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Fed Monetizes Debt, Investors Buy Gold

In January gold rose significantly against all major world currencies. In most currencies except in the US dollar and the Japanese yen, gold actually made an all-time-high.

January Performance

GOLD / USD

5.3%

GOLD / EUR

16.7%

GOLD / AUD

16.5%

GOLD / JPY

4.4%

GOLD / GBP

5.8%

GOLD / CHF

16.3%

10-Yr Yield

13.0%

At the same time, most capital markets have been falling.

January performance

DOW

-11.5%

S&P

-11.4%

NASDAQ

-9.0%

FTSE

-6.4%

DAX

-9.8%

Nikkei

-9.8%

Shanghai

-9.3%

The governments around the world are trying to take initiative while private capital is sitting on the sidelines, preferring the safety of government bonds and precious metals.

Investors typically do not trust the governments to implement any effective economic solutions. Moreover, this lack of faith in central planning continues to grow since the US government has no other plan of action than to save the old, compromised and untrustworthy financial system.

What the Federal Reserve together with the Department of Treasury has shown is that they will inject a vast amount of newly created money into a hugely ineffective financial system.

While in the fall of last year, in fear of devastating deflation, analysts were competing in downward projections for the price of gold, now the competition is to estimate the amount of losses incurred by the financial institutions around the world. The maximum assessment is now at $4 trillion, with Nouriel Roubini coming in close second at $3.6 trillion.

But the main problem is not so much in the amount of credit losses or the amount needed for recapitalization efforts but in that the new government is committed to continue to transfer huge capital into the hands of the same group of people who were largely responsible for the world financial crash in the first place. Wall Street, though transformed, will remain in control.

The lack of trust in the ability of insolvent financial institutions to run the modern financial system is moving investors into gold.

An even more important gold catalyst was the Federal Reserve. In comparing the two latest Fed statements, two things stand out. Here is the evolution in wording:

December Statement: "In light of the declines in the prices of energy and other commodities and the weaker prospects for economic activity, the Committee expects inflation to moderate further in coming quarters".

January Statement: "In light of the declines in the prices of energy and other commodities in recent months and the prospects for considerable economic slack, the Committee expects that inflation pressures will remain subdued in coming quarters. Moreover, the Committee sees some risk that inflation could persist for a time below rates that best foster economic growth and price stability in the longer term".

December Statement: "The Committee is also evaluating the potential benefits of purchasing longer-term Treasury securities".

January Statement: "The Committee also is prepared to purchase longer-term Treasury securities if evolving circumstances indicate that such transactions would be particularly effective in improving conditions in private credit markets".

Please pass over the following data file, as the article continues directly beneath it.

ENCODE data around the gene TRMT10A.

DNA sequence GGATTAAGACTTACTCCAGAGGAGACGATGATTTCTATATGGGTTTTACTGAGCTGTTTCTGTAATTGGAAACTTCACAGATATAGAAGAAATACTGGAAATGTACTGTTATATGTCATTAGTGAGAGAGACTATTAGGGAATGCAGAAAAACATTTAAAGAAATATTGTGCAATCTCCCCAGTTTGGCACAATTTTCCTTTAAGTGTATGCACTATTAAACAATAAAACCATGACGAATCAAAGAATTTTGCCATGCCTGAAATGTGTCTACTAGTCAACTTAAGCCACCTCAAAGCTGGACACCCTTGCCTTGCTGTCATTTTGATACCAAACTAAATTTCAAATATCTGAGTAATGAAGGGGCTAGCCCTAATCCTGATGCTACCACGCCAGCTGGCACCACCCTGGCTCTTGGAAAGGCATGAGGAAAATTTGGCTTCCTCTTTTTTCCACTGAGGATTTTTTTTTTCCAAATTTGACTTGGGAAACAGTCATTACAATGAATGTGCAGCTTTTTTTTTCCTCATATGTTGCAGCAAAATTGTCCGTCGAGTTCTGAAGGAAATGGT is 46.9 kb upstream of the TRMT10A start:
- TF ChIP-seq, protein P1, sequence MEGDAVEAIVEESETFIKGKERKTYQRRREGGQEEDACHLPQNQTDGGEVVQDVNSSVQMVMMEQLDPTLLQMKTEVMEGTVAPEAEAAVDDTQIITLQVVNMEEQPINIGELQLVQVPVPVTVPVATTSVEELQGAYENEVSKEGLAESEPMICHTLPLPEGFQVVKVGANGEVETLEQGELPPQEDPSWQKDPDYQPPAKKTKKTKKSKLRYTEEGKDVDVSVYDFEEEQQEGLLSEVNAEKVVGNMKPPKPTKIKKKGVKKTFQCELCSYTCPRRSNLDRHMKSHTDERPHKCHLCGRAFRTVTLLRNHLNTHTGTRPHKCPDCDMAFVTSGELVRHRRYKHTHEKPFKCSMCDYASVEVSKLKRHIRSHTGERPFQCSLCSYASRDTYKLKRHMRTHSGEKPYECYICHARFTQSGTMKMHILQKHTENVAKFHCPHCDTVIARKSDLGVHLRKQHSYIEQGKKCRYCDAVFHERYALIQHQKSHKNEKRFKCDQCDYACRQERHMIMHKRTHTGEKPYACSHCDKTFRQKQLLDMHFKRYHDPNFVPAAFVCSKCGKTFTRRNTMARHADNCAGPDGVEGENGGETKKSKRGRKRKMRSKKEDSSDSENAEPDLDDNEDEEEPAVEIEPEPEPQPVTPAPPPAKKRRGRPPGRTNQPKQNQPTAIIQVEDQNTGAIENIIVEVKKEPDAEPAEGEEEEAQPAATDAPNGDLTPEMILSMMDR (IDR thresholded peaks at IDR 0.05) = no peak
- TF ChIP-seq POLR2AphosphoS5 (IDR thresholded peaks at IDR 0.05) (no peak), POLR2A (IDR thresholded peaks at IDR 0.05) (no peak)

First, the FOMC sees a threat of deflation and second it is prepared to counter this threat by purchasing longer-term treasuries.

Purchases of long term bonds is the most inflationary move that a central bank can undertake because it represents direct monetization of the government debt and hence an unconcealed debasement of national currency. (This is happening at the same time as the new Secretary of Treasury is chastising China - the main US creditor - for currency manipulation.)

Why did the Fed make such a determined statement, with one member even voting to begin long term treasury purchases immediately? First and foremost, the real estate market is not showing any signs of life. House prices are falling, time required to sell new homes is rising and most importantly, after a steep fall in December, average mortgage rates began to rise again, reaching 5.34% as of last Friday.

Since mortgage rates are closely tied to the 10-year treasury yield, the Fed stands ready to buy government debt and help make housing more affordable via low mortgage rates. The hope is that such action would help put an end to a decline in asset prices and stop the deflationary spiral.

In fact, the latest Fed balance sheet showed that long term treasury purchases have already started, with around $1 billion in notes (5-10-year maturity) purchased for the week ended January 21st. This is a modest amount, but it is a statement that the Fed is ready to do more than just talk. Traders have indeed sensed this development and Treasury Inflation-Protected Securities (TIPS) are also beginning to reflect greater inflation expectations.

Gold investors are also sniffing out the coming price reflation as they piled into the SPDR Gold Shares (GLD) at an increasing rate.

For the month of January, GLD gold holdings rose 8.2% or close to a record setting 63 tonnes. At this rate, GLD will soon surpass Switzerland in its gold holdings, thus becoming the world"s sixth largest gold owner after the US, Germany, the IMF, France and Italy.

If the Fed continues to purchase long term treasuries, it is clear that there is only one way for gold and gold stocks and it is UP.

 

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